The Kore.ai NLP engine uses Machine Learning, Fundamental Meaning, and Knowledge Graph (if any) models to match intents. All the three Kore.ai engines finally deliver their findings to the Kore.ai Ranking and Resolver component as either exact matches or probable matches. Ranking and Resolver determines the final winner of the entire NLP computation.
The Ranking & Resolver engine receives the outputs from the above engines and further processes them.
Ranking and Resolver Overview
Here is a short overview of the various parameters that the R&R engine works with:
- The output of the ML Engine: for a given utterance:
- Deterministic match: fuzzy score match of >= 95% match against user input.
- Probable matches: Confidence scores for each intent
- Top 5 utterances (from ML training dataset) of each intent whose confidence score is > threshold (default is 0.3)
- Top 5 utterances are found by ML engine which are close to the user inpu
- The output of the KG Engine:
- Deterministic Match: Fuzzy score if Deterministic (fuzzy match of >= 95% match against user input).
- Probable matches: Confidence scores of Questions that matched minimum threshold(>=50% match of path terms & >=60% word match)
- Synonyms matched, Nodes matched, Path terms matched, Class/Traits matched
- Original Question, Modified question(replaced with synonyms which matched)
- Alternate questions of each matched question
- The output of the FM Engine:
- Deterministic Match: Intents that matched deterministically (Pattern match or input is exactly the same as the task name)
- Probable matches: Partial label matches including synonyms.
The NLP engine uses a hybrid approach using Machine Learning, Fundamental Meaning, and Knowledge Graph (if the assistant has one) models to score the matching intents on relevance. The model classifies user utterances as either being Probable Matches or Definitive Matches.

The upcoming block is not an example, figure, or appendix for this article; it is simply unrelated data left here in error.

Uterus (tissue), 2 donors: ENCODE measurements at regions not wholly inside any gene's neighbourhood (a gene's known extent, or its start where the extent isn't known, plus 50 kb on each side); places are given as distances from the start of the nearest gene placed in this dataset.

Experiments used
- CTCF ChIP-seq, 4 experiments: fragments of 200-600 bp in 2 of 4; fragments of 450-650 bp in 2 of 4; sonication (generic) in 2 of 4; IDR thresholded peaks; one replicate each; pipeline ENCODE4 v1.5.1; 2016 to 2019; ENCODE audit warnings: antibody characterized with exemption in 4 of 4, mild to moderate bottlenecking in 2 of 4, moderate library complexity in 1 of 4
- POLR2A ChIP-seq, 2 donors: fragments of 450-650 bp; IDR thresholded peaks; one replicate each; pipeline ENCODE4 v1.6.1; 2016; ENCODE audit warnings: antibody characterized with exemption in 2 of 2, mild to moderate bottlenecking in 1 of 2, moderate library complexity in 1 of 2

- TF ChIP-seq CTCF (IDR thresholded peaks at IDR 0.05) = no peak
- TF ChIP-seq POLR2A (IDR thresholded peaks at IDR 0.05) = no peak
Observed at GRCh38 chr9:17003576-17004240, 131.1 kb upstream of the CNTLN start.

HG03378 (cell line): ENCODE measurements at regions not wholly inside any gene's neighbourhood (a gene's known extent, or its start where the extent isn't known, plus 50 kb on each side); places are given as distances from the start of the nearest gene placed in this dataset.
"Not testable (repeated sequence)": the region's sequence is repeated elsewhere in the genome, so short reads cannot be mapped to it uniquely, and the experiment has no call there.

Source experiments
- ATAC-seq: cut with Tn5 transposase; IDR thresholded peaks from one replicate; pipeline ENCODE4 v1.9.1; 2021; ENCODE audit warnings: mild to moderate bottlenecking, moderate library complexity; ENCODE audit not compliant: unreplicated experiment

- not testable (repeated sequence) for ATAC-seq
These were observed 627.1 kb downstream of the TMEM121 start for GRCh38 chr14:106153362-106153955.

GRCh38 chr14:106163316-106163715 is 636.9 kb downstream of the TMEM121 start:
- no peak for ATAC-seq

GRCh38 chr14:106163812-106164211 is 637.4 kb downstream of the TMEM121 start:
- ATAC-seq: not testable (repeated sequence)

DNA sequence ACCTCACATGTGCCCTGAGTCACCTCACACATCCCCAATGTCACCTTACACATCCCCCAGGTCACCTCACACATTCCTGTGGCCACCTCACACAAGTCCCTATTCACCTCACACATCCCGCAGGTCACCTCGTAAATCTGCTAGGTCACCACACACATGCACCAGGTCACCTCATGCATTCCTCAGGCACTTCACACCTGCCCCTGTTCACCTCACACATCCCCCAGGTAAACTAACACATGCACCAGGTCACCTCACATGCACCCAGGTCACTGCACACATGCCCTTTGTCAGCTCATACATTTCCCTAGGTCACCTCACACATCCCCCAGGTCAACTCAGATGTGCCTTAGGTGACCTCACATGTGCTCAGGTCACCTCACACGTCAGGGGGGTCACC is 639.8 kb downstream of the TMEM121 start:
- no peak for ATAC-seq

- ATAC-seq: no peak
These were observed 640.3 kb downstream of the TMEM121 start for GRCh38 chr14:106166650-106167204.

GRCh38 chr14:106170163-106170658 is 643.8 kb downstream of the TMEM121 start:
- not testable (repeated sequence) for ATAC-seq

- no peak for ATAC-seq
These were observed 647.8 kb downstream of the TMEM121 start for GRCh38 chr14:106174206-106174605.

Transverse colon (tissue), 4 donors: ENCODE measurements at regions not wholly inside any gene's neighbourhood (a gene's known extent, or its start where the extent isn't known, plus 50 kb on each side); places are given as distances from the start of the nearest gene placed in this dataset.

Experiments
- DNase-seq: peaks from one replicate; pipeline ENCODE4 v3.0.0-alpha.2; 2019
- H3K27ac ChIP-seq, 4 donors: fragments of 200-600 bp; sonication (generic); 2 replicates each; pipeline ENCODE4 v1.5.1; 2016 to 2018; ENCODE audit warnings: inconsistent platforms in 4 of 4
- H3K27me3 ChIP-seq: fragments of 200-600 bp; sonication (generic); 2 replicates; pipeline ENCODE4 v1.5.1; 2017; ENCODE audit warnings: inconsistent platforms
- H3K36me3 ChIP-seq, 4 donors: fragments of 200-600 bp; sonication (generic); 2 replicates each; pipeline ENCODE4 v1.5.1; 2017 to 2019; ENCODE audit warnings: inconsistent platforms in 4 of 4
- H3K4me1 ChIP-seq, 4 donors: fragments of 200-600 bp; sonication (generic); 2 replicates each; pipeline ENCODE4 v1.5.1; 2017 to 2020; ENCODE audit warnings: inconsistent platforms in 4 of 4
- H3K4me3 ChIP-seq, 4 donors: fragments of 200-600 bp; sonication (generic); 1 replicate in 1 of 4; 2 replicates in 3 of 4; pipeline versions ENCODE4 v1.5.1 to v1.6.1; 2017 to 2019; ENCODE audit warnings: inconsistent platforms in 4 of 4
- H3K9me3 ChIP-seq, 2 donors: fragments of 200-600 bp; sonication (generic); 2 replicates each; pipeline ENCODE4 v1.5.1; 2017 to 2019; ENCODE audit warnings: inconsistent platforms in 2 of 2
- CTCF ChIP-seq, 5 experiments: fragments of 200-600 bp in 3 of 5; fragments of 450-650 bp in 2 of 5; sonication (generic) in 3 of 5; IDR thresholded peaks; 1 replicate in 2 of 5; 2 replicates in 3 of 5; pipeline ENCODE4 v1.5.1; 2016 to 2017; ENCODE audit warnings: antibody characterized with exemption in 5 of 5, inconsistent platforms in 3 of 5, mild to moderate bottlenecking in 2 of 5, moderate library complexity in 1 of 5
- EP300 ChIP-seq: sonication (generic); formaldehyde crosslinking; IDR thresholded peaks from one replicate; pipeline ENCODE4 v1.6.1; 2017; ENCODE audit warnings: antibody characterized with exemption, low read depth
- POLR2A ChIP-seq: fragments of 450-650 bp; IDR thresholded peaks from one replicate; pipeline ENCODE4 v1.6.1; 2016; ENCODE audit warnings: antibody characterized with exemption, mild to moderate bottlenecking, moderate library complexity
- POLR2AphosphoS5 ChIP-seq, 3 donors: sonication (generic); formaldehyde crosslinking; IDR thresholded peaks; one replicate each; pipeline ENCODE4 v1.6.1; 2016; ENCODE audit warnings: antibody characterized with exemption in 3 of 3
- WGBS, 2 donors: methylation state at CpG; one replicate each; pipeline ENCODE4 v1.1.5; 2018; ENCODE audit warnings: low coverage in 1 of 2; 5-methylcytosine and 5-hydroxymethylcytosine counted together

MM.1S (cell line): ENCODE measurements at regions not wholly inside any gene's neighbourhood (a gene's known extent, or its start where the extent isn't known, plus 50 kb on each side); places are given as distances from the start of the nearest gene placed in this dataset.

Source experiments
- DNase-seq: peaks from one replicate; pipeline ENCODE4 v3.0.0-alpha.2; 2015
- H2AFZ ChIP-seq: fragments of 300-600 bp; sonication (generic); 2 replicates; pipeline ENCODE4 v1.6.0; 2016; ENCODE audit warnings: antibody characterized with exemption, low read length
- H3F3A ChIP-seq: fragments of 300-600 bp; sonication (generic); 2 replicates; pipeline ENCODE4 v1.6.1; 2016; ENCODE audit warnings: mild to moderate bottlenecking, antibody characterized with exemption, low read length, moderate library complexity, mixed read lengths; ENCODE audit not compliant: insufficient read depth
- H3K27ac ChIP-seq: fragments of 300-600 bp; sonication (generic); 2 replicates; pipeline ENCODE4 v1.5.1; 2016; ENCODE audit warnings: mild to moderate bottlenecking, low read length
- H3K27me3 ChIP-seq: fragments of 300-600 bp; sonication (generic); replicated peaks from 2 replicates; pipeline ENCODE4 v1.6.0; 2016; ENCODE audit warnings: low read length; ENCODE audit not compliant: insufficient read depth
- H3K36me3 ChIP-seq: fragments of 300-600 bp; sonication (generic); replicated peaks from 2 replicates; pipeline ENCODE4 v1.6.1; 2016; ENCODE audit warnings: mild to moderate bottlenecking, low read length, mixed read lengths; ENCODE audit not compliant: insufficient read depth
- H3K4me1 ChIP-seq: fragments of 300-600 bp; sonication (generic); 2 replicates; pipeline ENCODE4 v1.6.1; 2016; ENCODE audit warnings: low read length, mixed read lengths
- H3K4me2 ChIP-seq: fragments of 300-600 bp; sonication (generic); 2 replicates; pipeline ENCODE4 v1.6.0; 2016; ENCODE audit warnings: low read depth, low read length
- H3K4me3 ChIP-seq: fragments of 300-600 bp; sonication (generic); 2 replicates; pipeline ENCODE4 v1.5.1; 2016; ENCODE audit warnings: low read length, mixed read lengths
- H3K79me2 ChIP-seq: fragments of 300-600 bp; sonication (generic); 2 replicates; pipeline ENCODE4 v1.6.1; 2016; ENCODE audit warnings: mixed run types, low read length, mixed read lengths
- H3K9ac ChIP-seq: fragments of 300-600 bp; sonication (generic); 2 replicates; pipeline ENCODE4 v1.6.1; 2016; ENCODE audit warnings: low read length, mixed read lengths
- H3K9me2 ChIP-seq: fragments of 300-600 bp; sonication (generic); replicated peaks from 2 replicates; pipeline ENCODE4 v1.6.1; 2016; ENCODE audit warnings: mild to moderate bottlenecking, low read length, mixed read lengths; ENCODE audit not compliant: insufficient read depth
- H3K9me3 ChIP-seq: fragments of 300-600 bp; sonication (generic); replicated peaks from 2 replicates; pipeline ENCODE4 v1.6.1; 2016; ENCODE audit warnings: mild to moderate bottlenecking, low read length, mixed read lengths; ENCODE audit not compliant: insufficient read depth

Definitive Matches get high confidence scores and are assumed to be perfect matches for the user utterance. In published assistants , if user input matches with a single Definitive Match, the VA directly executes the task. If the utterances match with multiple Definitive Matches, they are sent as options for the end-user to choose one.
On the other hand, Probable Matches are intents that score reasonably well against the user input but do not inspire enough confidence to be termed as exact matches. Internally the system further classifies probable matches into good and unsure matches based on their scores. If the end-user utterances were generating probable matches in a published assistant, the VA sends these matches as Did you mean? suggestions for the end-user.
Based on the ranking and resolver, the winning intent between the engines is ascertained. If the Platform finds ambiguity, then an ambiguity dialog is initiated. The Platform initiates one of these two system dialogs when it cannot ascertain a single winning intent for a user utterance: